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Microbiology. 1997 Apr;143 ( Pt 4):1203-10.

Expression of a Butyrivibrio fibrisolvens E14 gene (cinB) encoding an enzyme with cinnamoyl ester hydrolase activity is negatively regulated by the product of an adjacent gene (cinR).

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Division of Tropical Animal Production, Commonwealth Scientific and Industrial Research Organisation, Indooroopilly, Qld, Australia.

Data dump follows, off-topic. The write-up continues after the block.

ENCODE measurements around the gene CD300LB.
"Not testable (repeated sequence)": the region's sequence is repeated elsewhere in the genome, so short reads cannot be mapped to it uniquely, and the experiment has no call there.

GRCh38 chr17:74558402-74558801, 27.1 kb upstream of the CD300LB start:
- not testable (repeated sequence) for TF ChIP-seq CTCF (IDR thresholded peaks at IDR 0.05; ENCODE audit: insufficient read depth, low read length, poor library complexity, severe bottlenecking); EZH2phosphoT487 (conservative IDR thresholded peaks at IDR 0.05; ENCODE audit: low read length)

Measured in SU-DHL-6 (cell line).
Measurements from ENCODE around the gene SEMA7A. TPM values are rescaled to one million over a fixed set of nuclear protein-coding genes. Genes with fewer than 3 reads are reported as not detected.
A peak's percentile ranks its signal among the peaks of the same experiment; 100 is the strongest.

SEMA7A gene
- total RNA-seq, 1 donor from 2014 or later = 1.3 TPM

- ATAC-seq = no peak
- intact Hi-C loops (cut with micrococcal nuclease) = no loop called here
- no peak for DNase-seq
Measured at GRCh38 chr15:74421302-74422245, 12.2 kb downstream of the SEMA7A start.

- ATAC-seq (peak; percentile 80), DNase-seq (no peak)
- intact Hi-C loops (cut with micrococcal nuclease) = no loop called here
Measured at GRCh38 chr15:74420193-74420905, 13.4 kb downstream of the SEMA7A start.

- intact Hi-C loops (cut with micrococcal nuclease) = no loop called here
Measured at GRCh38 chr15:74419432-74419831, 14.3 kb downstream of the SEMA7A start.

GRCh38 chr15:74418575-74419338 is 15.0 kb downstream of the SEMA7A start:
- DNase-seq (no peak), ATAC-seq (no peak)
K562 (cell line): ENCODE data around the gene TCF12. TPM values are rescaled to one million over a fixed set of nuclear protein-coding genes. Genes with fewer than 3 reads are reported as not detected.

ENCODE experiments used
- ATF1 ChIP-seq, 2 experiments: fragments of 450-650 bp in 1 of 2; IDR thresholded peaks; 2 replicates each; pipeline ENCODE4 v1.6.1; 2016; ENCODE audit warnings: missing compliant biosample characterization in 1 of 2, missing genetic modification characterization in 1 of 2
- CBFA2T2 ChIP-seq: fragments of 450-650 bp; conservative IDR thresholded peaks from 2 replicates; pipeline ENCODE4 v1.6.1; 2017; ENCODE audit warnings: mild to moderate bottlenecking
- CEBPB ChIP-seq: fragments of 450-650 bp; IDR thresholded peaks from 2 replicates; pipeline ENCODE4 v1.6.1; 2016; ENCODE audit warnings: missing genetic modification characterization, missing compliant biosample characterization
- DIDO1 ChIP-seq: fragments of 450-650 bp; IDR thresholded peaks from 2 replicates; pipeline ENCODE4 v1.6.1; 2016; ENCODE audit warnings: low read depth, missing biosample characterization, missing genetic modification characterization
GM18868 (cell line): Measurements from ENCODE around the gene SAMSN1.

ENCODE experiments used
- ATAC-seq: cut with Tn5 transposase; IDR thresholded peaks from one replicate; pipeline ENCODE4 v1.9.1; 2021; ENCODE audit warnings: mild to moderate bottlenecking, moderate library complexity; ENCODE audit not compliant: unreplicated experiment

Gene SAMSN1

A second cinnamoyl ester hydrolase (CEH) encoding gene (cinB) has been characterized from the ruminal bacterium Butyrivibrio fibrisolvens E14. CinB is more similar to CinA (previously named CinI) (28% amino acid identify), the first CEH described from B. fibrisolvens E14, than either of the enzymes are to any other member of the family of hydrolases to which they belong. Upstream of cinB, and in the opposite orientation, is a gene (cinR) encoding a protein with substantial similarity to members of the MarR family of negative regulators of bacterial gene expression. By alignment of these sequences, a possible helix-turn-helix DNA-binding domain has been identified. CinR was expressed at a high level in Escherichia coli using the lac promoter. In E. coli CinR repressed the expression of CinB, but had no effect on the expression of CinA. In gel mobility-shift assays, CinR bound specifically to the cinR-cinB intergenic region. Two identical 16 nucleotide inverted repeats adjacent to the putative PcinR and PcinB promoters are likely binding sites for CinR. The addition of FAXX (O-[5-O-(trans-feruloyl)-alpha-L-arabinofuranosyl]-(1,3)- O-beta-D-xylopyranosyl-(1,4)-D-xylopyranose) and Fara [5-O-(trans-feruloyl)-arabinofuranose], but not xylobiose, ferulic acid and a number of other soluble components of hemicellulose, inhibited the binding of CinR to DNA.

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